I have been investing for more than three decades and have experienced several market bubbles. The stock market today contains all the characteristics of past bubbles. But do not just take my word on the subject, take a close look at the evidence presented before coming to any firm conclusions.
This is the highest this ratio has ever been, at least back to 1963. It did not reach 2 times in either 2000 or 2007. From that aspect it would appear that this market is more overvalued than at any time in history.
Chart Source: http://www.multpl.com/s-p-500-price-to-sales
Naysayers will point to low inflation and low interest rates as the reason that this and other ratios are so high. There is some validity to that argument and I will not try to deny it. However, it becomes more and more difficult to sustain this multiple as interest rates rise. Inflationary pressures may be rising as well as wages start to experience some upward pressure in certain skilled areas of the workforce. But this is not the only evidence that leads me to think this market is in bubble territory.
S&P 500 PE (Price/Earnings) Ratio
That was when we had huge market capitalization given to a multitude of technology companies that had little or no revenue and were losing money. Today the picture is much different. The S&P 500 Index is made up primarily of companies that have both revenues and earnings. The chart below does not look particularly as alarming as the previous one. But we need to take a closer look.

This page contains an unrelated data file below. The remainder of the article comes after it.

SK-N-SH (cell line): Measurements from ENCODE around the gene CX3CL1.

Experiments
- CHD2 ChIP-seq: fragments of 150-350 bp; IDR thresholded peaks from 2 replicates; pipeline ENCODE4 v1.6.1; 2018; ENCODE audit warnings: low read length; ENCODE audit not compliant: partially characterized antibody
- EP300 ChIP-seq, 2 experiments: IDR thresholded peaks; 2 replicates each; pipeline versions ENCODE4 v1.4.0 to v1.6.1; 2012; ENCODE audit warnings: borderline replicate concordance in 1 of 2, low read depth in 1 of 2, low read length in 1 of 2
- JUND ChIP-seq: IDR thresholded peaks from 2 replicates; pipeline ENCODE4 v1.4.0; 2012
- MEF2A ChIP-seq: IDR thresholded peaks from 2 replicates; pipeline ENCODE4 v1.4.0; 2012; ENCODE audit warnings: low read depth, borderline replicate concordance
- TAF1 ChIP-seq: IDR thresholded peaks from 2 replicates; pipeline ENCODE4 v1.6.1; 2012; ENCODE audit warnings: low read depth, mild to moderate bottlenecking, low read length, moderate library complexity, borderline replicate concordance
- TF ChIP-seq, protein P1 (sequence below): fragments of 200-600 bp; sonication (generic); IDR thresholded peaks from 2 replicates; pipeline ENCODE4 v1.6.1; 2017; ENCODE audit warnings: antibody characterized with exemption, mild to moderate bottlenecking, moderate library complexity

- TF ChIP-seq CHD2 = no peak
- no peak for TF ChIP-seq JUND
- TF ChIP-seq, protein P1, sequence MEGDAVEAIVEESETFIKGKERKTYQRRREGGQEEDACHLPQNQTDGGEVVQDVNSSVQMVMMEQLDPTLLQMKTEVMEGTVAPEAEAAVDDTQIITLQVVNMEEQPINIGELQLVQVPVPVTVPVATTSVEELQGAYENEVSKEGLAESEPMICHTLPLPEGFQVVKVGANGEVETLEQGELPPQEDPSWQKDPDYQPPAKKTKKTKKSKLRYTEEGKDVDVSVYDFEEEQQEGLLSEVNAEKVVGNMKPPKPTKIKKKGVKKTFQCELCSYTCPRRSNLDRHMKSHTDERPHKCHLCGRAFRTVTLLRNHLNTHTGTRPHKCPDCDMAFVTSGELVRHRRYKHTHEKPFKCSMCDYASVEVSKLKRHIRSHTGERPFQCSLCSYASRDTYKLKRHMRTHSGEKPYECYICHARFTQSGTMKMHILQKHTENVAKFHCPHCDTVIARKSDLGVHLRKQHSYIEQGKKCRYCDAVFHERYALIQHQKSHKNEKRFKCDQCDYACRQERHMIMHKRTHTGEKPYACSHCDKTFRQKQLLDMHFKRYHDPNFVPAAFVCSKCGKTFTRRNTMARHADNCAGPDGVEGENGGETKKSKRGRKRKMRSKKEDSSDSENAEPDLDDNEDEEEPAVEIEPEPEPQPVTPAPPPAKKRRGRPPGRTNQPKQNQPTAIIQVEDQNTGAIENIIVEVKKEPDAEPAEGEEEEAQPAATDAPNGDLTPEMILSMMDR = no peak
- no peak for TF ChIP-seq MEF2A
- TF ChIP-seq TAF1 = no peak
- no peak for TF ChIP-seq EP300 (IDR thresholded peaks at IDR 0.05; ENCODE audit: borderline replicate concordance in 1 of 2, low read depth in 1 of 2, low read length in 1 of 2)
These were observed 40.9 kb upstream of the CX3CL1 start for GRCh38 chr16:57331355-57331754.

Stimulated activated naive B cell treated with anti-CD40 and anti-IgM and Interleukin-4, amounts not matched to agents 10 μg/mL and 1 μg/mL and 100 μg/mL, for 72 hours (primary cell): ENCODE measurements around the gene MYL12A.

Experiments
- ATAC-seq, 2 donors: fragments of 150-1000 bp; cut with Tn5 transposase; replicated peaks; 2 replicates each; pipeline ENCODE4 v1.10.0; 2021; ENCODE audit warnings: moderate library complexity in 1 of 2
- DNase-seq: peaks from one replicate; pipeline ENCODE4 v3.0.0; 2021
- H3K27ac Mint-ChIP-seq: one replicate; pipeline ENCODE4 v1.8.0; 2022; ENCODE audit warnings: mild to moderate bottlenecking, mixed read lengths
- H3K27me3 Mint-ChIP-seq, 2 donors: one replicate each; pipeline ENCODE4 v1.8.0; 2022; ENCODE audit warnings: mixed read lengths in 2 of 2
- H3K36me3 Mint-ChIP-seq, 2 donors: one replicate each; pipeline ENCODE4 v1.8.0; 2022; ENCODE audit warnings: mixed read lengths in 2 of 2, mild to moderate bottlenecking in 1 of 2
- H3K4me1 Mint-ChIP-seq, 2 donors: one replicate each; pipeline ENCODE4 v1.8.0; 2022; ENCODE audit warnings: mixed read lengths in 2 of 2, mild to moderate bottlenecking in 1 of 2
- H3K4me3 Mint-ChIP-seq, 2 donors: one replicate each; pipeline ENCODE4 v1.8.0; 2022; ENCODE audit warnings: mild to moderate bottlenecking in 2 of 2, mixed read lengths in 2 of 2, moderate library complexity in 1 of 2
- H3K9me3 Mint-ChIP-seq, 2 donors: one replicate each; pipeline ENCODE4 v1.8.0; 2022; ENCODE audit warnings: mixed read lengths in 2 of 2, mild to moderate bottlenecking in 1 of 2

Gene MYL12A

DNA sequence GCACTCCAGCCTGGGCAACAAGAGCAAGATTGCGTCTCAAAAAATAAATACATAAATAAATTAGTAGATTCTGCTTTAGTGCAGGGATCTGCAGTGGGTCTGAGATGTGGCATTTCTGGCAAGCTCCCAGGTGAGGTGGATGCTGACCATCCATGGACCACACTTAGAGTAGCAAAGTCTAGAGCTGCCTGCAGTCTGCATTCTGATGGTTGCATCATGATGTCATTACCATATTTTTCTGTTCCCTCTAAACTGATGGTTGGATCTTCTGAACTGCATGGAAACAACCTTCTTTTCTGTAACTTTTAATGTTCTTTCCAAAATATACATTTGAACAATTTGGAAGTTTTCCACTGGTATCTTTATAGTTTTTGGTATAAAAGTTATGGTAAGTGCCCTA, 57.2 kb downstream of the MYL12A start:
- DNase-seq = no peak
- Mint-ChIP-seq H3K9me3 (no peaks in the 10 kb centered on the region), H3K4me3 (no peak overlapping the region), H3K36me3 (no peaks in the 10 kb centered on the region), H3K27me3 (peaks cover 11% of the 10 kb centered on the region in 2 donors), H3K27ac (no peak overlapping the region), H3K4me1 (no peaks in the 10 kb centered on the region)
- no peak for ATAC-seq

Chart Source: macrotrends.com
If we were to remove the craziness of the periods that led up to the bubble peak in 2000 and the earnings trough in 2008 the pattern becomes much clearer. So just ignore those two spikes and look closely at the rest of the chart. What I want you to notice is that faint dotted line that indicates a PE of 20. Now, notice how rarely the market goes above that line, how short the time usually is that it remains above that line and what often happens shortly after breaching that level.
Another thing to consider is that after the bubbles in 2000 and 2007, the market was supported artificially (especially after 2007) by Federal Reserve policies and federal government stimulus. Since the Fed (and its central bank counterparts globally) has little ammunition left (relative to what it had in 2008) and governments here and abroad have spent themselves deeply into debt there may not be much available in the way of support coming the next time around. Interest rates are already historically low (to an extreme) and the Fed balance sheet (as well as that of the Bank of Japan and European Central Bank) have been expanded to historically record proportions.
The PE ratio for the S&P 500 did not fall nearly as much or to as low a level as has commonly happened in the past. I suspect that, without the support of central banks and governments, it could act more as it has previously and over correct to the down side. This, of course, would create a buying opportunity of a lifetime for those who are prepared. But this is only the tip of the proverbial iceberg in terms of the evidence I want to produce in this short series. The next chart brings a whole new perspective to considering the validity of the previous two.
S&P 500 GAAP earnings
This is where the “rubber meets the road” in that we, as investors, are supposed to be paying for “future” earnings. The chart below, at first glance, looks pretty good; that is until we look more closely at the most recent few years. Be aware that this is a long-term chart that stretches all the way back to 1870. The overall, long-term trend, therefore, looks good. Again, the devil is in the details, as it were.
Chart Source: multi.com (year by year EPS table also available at this link)